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Monday, July 27, 2015

Media-Whore D'Oeuvres





The birthday boy takes the cake after the serenade by the guests.
"This past Saturday night, my birthday, I had dinner with several old friends at Swifty’s. JH and his wife Danielle were there, and he got a shot of the birthday boy being presented with Swifty’s famous vanilla cake which has an icing/frosting that is three inches thick and as light and sweet as cotton candy. The cake itself is really just there whole hold the icing. Irresistable. It was a great evening for a birthday party." (NYSD)





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"The Financial Times is a rare media property: a global, long-established brand combined with a successful — although unfinished — digital transformation. Such uniqueness explains why Nikkei paid £844m ($1.3bn, €1.18m) for it. It takes less than ten people to assemble the famous pink printed edition of the Financial Times. The “carbon-based” team recycles the editorial produced all day long by the 600 people newsroom – with some deadlines adjusted to fit the newspaper’s closing.
The Financial Times has gone much further than many of its peers in the digital transformation. That fact paid a critical role in the stunning premium paid by the Nikkei. When discussions started, Springer came with a first bid around £600m ($930m, €848m.) The German media conglomerate later sweetened its offer to £750m ($1.16bn, €1.05bn) before being outbid by the Japanese group.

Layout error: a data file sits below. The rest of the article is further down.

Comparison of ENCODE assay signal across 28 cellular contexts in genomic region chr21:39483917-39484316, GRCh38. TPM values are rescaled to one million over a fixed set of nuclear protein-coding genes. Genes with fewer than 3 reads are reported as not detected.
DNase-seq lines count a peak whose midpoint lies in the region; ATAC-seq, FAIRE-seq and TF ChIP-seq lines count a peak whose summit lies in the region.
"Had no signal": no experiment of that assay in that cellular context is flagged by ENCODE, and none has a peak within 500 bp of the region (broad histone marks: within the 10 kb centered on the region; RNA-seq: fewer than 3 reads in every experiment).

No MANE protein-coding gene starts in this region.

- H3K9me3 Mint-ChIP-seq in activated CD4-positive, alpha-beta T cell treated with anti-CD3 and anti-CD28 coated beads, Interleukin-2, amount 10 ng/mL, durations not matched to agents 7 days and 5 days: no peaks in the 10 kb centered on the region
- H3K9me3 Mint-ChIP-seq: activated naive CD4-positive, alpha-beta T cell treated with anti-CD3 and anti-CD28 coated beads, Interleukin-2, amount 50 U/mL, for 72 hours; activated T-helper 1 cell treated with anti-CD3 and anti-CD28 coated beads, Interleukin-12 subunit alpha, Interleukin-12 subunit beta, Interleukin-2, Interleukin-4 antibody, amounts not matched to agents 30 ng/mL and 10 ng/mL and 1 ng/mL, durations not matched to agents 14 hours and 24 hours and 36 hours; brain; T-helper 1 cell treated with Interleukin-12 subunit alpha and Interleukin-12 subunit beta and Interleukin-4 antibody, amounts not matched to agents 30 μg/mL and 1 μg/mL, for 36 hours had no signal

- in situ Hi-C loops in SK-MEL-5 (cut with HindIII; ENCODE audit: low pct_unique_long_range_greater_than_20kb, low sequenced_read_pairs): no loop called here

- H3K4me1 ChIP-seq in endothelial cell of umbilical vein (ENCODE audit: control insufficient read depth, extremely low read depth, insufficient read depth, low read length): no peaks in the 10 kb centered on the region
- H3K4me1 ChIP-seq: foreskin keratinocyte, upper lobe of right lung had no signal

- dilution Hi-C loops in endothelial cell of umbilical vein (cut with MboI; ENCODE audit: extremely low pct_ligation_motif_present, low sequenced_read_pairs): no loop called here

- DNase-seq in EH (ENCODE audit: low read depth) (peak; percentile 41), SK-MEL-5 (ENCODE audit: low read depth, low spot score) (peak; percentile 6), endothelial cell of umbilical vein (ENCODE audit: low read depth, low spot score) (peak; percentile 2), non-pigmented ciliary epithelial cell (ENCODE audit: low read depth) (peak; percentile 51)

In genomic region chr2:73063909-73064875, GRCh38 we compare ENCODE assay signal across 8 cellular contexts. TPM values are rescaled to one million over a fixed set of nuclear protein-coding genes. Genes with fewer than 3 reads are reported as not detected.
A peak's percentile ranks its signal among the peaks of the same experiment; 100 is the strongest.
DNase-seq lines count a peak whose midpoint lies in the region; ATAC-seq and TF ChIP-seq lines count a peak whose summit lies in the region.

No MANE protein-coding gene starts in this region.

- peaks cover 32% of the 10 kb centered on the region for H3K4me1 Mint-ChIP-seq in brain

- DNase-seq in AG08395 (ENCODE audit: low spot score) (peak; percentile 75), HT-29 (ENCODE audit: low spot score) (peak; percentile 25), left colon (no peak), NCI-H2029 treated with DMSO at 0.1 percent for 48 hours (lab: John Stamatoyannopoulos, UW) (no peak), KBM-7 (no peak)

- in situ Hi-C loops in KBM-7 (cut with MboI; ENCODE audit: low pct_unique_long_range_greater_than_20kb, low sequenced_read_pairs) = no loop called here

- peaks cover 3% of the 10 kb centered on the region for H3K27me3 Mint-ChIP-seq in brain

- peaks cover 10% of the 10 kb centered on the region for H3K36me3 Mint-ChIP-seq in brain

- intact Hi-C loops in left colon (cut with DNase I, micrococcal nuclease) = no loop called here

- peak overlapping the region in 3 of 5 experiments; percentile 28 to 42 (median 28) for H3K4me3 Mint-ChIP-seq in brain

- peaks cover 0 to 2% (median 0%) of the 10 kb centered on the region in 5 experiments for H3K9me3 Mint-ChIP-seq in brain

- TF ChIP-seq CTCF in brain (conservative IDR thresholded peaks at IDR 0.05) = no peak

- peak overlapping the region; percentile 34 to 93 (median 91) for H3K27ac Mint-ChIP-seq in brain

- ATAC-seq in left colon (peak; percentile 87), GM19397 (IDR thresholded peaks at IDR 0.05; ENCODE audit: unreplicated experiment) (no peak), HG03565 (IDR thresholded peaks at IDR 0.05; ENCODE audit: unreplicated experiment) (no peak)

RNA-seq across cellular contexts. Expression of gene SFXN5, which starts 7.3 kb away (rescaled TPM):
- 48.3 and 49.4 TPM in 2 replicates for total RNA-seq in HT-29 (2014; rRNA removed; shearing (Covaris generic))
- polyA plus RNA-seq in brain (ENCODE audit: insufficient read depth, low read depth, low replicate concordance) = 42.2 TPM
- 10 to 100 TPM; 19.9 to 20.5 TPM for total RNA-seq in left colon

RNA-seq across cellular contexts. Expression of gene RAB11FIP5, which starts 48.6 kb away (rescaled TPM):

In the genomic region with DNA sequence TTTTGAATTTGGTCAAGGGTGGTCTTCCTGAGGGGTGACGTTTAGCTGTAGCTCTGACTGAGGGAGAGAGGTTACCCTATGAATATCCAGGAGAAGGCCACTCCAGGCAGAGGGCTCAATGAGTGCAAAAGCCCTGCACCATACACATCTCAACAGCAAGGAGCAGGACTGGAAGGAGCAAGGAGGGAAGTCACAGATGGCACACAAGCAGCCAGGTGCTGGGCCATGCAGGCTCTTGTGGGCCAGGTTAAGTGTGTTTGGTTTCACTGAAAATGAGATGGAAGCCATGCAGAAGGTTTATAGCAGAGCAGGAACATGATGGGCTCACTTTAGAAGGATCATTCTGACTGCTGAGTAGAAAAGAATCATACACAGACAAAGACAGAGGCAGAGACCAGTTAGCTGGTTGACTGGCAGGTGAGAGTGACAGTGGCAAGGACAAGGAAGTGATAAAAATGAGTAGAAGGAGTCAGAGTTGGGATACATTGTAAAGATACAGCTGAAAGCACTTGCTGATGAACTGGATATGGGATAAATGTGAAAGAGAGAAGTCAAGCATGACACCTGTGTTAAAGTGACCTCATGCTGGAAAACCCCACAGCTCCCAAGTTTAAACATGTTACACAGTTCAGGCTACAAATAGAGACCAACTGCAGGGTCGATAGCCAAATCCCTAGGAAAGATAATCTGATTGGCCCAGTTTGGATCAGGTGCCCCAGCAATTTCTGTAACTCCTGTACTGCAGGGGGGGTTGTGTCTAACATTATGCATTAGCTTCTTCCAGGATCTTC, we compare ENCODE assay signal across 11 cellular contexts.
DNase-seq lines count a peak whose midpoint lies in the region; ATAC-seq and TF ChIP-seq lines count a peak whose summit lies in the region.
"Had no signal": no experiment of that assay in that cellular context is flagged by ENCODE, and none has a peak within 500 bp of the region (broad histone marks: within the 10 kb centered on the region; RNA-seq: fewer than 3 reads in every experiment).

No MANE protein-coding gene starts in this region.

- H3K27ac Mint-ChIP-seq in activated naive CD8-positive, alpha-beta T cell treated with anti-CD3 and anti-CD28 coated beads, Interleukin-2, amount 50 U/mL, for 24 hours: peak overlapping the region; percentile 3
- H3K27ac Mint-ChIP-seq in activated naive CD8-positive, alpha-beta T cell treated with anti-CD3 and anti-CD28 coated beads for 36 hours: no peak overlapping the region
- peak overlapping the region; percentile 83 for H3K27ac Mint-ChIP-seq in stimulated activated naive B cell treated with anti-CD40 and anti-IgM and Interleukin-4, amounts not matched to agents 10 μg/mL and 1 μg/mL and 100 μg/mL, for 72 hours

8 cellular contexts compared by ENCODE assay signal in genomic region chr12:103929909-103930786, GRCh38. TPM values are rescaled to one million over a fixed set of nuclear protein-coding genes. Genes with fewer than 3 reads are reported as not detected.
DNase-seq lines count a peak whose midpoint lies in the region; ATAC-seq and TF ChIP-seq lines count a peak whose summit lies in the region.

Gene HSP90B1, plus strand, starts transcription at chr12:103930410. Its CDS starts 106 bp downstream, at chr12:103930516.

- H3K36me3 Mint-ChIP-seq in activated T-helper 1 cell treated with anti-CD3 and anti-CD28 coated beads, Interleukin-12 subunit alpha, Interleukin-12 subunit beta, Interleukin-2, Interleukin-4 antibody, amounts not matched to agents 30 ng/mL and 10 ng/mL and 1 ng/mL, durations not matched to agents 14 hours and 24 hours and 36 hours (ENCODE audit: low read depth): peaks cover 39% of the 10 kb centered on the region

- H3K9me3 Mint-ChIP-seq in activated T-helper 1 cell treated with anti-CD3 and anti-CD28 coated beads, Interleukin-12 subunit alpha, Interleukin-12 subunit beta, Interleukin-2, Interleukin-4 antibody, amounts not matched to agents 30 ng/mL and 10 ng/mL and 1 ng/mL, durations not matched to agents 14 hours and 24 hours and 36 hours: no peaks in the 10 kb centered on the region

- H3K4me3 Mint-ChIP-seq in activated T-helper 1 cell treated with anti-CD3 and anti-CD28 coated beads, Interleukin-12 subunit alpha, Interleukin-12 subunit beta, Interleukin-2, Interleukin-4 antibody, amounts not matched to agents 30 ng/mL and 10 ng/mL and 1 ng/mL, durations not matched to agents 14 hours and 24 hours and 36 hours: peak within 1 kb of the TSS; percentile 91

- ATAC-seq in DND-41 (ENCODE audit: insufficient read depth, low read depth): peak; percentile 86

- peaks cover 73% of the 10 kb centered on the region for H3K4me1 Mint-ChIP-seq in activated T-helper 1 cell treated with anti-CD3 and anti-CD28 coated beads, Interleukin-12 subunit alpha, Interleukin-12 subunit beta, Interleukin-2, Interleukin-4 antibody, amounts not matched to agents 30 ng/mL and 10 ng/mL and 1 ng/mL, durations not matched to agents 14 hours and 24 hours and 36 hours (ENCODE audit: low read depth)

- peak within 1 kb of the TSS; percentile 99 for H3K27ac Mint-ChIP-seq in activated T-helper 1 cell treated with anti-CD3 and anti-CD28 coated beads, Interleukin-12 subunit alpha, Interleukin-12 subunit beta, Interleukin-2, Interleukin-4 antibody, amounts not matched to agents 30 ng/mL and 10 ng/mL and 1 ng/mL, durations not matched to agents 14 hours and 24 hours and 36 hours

As Ken Doctor noted in his NiemanLab piece, based on the estimated operating income of the FT Group, Nikkei paid 'a 43x multiple, or a price 10 times what average US daily, large or small, would sell for today' (the actual ratio, though, is closer to 35x, but Ken Doctor removed the profit made by the Economist which is not part of the deal). Jennifer Saba in Breakingviews also notes that publicly traded European media companies trade at 12x EBITDA and that Nikkei shelled out roughly twice the amount paid by Jeff Bezos to acquire the Washington Post in 2013. While such ratios might be above the assumed price of news properties, they’re still way below the multiples observed for tech companies (in many instances, there is no ratio at all because there is no profit, sometimes not even revenue). Then let’s give a closer look at the two components of FT’s valuation: Its digital reach and the power of its brand." (Monday note)







China’s Elegant, Flawed, Grand Strategy
Image Credit: REUTERS/China Daily